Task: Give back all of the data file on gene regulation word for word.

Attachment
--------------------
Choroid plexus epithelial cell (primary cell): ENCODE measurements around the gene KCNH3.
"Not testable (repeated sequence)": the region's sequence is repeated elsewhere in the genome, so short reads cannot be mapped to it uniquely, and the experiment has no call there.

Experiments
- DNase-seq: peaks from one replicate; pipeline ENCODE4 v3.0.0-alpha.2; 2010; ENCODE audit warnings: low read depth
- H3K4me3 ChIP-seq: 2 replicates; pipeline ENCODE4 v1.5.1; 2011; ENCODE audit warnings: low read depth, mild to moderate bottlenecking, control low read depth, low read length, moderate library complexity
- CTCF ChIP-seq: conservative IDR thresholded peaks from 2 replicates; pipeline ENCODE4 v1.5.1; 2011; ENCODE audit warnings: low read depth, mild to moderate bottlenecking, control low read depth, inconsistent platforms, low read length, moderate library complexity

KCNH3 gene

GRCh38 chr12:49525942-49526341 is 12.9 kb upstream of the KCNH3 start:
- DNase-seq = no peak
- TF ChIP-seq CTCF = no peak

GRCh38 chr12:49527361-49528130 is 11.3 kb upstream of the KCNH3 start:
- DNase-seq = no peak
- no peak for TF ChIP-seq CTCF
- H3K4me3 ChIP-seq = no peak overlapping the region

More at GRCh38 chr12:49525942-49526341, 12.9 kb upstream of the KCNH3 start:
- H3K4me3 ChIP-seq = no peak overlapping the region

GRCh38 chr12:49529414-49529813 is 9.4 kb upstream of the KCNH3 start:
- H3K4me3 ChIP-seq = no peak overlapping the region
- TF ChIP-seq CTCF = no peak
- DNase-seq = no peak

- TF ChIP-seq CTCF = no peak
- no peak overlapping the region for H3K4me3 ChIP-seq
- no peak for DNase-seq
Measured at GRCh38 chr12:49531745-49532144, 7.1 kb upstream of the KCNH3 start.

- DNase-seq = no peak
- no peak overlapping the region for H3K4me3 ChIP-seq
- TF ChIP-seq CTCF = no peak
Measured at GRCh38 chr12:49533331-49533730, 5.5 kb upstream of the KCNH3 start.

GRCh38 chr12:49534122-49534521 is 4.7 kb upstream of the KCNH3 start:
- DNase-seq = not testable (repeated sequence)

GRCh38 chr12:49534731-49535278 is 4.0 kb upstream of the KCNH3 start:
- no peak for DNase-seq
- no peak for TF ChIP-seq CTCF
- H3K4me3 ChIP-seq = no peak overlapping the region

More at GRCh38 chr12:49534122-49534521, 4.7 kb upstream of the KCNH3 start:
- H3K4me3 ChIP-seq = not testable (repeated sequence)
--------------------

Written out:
Choroid plexus epithelial cell (primary cell): ENCODE measurements around the gene KCNH3.
"Not testable (repeated sequence)": the region's sequence is repeated elsewhere in the genome, so short reads cannot be mapped to it uniquely, and the experiment has no call there.

Experiments
- DNase-seq: peaks from one replicate; pipeline ENCODE4 v3.0.0-alpha.2; 2010; ENCODE audit warnings: low read depth
- H3K4me3 ChIP-seq: 2 replicates; pipeline ENCODE4 v1.5.1; 2011; ENCODE audit warnings: low read depth, mild to moderate bottlenecking, control low read depth, low read length, moderate library complexity
- CTCF ChIP-seq: conservative IDR thresholded peaks from 2 replicates; pipeline ENCODE4 v1.5.1; 2011; ENCODE audit warnings: low read depth, mild to moderate bottlenecking, control low read depth, inconsistent platforms, low read length, moderate library complexity

KCNH3 gene

GRCh38 chr12:49525942-49526341 is 12.9 kb upstream of the KCNH3 start:
- DNase-seq = no peak
- TF ChIP-seq CTCF = no peak

GRCh38 chr12:49527361-49528130 is 11.3 kb upstream of the KCNH3 start:
- DNase-seq = no peak
- no peak for TF ChIP-seq CTCF
- H3K4me3 ChIP-seq = no peak overlapping the region

More at GRCh38 chr12:49525942-49526341, 12.9 kb upstream of the KCNH3 start:
- H3K4me3 ChIP-seq = no peak overlapping the region

GRCh38 chr12:49529414-49529813 is 9.4 kb upstream of the KCNH3 start:
- H3K4me3 ChIP-seq = no peak overlapping the region
- TF ChIP-seq CTCF = no peak
- DNase-seq = no peak

- TF ChIP-seq CTCF = no peak
- no peak overlapping the region for H3K4me3 ChIP-seq
- no peak for DNase-seq
Measured at GRCh38 chr12:49531745-49532144, 7.1 kb upstream of the KCNH3 start.

- DNase-seq = no peak
- no peak overlapping the region for H3K4me3 ChIP-seq
- TF ChIP-seq CTCF = no peak
Measured at GRCh38 chr12:49533331-49533730, 5.5 kb upstream of the KCNH3 start.

GRCh38 chr12:49534122-49534521 is 4.7 kb upstream of the KCNH3 start:
- DNase-seq = not testable (repeated sequence)

GRCh38 chr12:49534731-49535278 is 4.0 kb upstream of the KCNH3 start:
- no peak for DNase-seq
- no peak for TF ChIP-seq CTCF
- H3K4me3 ChIP-seq = no peak overlapping the region

More at GRCh38 chr12:49534122-49534521, 4.7 kb upstream of the KCNH3 start:
- H3K4me3 ChIP-seq = not testable (repeated sequence)